popular, but you’ll sometimes come across financiers made with ground
hazelnuts or pistachios. I like them all. There are a few theories
how this mini-gâteau got
its curious name.
that, traditionally, they’re baked in small, rectangular
molds. Once baked and unmolded, the little cakes
resemble bars of gold. Another is that even adults in France are known to
indulge in an afternoon sweet stop at their local bakery, for their goûter. Because
people who work in the financial industry normally wear nice outfits or
suits, something that’s neat to eat is appreciated, so they can stay presentable
when heading back to the office.
have to worry about that, nor has anything come out of my oven turned to
gold. (Quelle dommage!)
But when I found myself with some leftover brown butter from infusing it
in bourbon for Brown
Butter Old Fashioneds, since I treat butter like gold, instead
of tossing it, it got repurposed as a base for a batch of financiers.
browned butter keeps the butter flavor even more in focus. Some people
get a little anxious when they see dark specks in pastries and desserts;
I once had a waiter ask me what the dark flecks in the vanilla ice cream
were. When I told him they were vanilla beans, and asked him
(incredulously) what he thought they were, he replied, “I thought they
you brown the butter, when pouring it out of the pan, you don’t want to
scrape up too much of the dark bits at the bottom of the pan, but I don’t
mind a few in my cakes (in fact, I prefer them), so don’t fret too much
about having a few in your batter. These cakes are also very forgiving,
which is why so many bakeries in France offer them. They’re easy to make,
keep well, and are the perfect afternoon snack – or as the French say, un snack.
financiers, I use mini-muffin tins, which are easily available. I'm not a
fan of silicone bakeware but know that some people like it. This batter
is pretty forgiving so can be baked in madeleine molds or even in larger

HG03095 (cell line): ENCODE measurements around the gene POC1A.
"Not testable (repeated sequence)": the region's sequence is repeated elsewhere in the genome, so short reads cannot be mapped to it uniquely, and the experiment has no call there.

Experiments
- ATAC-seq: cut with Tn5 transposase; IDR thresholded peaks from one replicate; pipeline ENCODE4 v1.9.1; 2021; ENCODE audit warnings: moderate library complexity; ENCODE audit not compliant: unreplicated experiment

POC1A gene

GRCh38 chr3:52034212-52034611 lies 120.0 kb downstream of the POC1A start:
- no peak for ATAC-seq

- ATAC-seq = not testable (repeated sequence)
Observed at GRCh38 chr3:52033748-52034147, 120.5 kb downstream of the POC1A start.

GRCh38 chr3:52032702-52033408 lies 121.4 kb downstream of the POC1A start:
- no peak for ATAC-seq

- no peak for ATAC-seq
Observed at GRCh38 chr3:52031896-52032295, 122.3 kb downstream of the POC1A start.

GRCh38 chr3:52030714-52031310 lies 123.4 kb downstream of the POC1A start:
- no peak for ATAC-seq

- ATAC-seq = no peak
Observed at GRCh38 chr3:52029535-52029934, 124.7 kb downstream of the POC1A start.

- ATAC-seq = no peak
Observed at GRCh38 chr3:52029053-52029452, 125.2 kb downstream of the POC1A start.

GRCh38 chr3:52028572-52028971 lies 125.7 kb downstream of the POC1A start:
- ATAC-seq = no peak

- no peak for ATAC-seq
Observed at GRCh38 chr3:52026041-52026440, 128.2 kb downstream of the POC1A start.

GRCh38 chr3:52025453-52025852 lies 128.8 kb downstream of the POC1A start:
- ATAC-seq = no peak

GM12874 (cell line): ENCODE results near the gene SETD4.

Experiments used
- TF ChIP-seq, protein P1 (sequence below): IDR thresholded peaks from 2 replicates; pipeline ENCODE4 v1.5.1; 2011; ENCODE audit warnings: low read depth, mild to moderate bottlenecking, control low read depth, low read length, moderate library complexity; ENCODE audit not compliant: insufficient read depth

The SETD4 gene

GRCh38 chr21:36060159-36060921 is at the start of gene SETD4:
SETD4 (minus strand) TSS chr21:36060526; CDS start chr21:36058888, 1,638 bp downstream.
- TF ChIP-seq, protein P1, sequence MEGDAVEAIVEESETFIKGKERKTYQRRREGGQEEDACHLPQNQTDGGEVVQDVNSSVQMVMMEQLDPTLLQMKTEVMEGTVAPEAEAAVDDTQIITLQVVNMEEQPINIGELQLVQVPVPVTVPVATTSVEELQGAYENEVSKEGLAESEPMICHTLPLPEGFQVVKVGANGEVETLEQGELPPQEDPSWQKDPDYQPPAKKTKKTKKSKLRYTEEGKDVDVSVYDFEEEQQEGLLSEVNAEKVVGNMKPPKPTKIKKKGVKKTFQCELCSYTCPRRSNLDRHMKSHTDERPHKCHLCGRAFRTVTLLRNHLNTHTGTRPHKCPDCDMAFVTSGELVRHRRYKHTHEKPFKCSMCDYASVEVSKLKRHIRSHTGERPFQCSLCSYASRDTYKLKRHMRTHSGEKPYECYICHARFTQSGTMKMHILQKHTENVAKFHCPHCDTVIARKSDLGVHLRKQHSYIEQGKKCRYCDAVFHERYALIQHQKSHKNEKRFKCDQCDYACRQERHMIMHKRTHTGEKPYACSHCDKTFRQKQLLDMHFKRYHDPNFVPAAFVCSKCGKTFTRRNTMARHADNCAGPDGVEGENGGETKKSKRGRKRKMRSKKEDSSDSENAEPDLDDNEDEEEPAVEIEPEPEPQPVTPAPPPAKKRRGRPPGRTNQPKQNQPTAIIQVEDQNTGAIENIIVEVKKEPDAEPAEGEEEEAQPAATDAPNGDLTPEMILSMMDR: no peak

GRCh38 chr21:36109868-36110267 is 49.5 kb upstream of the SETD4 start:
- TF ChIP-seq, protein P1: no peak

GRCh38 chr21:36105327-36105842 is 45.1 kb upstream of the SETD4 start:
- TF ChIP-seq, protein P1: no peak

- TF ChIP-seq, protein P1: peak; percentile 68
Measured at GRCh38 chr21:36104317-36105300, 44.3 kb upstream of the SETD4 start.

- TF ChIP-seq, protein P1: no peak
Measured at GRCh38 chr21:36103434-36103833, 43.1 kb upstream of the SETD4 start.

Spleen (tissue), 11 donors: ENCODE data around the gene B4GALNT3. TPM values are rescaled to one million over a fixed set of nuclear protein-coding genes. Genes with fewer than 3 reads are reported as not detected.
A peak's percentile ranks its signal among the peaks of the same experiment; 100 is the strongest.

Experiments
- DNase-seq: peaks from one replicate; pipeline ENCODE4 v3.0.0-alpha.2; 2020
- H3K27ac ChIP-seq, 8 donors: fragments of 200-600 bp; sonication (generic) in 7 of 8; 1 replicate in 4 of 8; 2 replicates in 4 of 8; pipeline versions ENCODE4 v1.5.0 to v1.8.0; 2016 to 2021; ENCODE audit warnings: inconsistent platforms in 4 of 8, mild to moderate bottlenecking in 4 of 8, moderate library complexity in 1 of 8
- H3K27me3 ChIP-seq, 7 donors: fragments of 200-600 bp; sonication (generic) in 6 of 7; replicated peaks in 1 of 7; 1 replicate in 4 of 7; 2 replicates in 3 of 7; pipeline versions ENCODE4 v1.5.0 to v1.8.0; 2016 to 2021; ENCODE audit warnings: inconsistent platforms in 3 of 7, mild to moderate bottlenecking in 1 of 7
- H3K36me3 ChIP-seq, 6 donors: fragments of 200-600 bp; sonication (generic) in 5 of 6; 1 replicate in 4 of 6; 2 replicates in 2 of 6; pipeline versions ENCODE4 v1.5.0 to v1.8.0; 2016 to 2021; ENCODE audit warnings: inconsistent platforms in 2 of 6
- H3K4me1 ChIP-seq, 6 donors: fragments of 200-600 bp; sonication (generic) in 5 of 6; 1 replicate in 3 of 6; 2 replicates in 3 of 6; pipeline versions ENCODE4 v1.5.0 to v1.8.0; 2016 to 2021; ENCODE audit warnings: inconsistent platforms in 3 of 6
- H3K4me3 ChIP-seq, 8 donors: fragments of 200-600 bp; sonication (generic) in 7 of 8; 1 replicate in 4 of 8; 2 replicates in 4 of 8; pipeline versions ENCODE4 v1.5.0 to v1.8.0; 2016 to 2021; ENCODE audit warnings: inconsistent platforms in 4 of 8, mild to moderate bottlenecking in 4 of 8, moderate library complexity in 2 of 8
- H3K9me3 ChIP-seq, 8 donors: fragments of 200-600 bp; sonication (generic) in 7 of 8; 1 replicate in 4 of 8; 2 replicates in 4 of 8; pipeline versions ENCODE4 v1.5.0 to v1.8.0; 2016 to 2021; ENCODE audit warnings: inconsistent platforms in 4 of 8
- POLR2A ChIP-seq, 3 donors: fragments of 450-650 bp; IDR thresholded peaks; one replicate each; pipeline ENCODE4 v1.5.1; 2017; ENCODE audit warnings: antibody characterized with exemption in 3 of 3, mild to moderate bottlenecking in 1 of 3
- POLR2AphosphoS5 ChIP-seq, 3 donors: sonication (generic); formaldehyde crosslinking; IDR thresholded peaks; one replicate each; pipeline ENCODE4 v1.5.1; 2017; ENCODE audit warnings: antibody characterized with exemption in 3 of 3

muffin tins, filling them only about halfway. If you use another size
mold, you'll likely need to adjust the baking time; bake them until
browned on top, and the feel just set in the center when you touch them.
As mentioned, I made these with leftover brown butter from the Brown Butter Old Fashioned recipe. I
started with 4 ounces (8 tablespoons/115g) of butter, which yielded the
amount called for in the recipe. If starting from scratch, and making
your own brown butter, start with that amount of brown butter, then you
can measure it out when it's browned and cooled. (If you need a bit more
butter, you can simply add a bit of melted butter to it, to reach the 2
1/2 oz/75g amount. There are links at the end of the post with detailed
instructions on making brown butter.
Preheat the oven to 375ºF/180ºC and butter the insides of 24 mini muffin
tins generously with softened, not melted, butter, making sure the butter
the upper rims of the indentations.
In a medium bowl, mix the almond or hazelnut powder, sugar, flour and
salt. Stir in the egg whites and vanilla or almond extract, then the
Fill each indentation of the mini muffin tins almost to the top. Rap the
tins sharply on the counter to level the tops, then bake for 13 minutes,
until nicely browned. Let the financiers cool in the tins, then remove
them, using a sharp knife to help release them, if necessary.
The financiers can be stored in an air-tight container for up to one
week. They can be frozen for up to two months.
’Tis the season for giving and eating,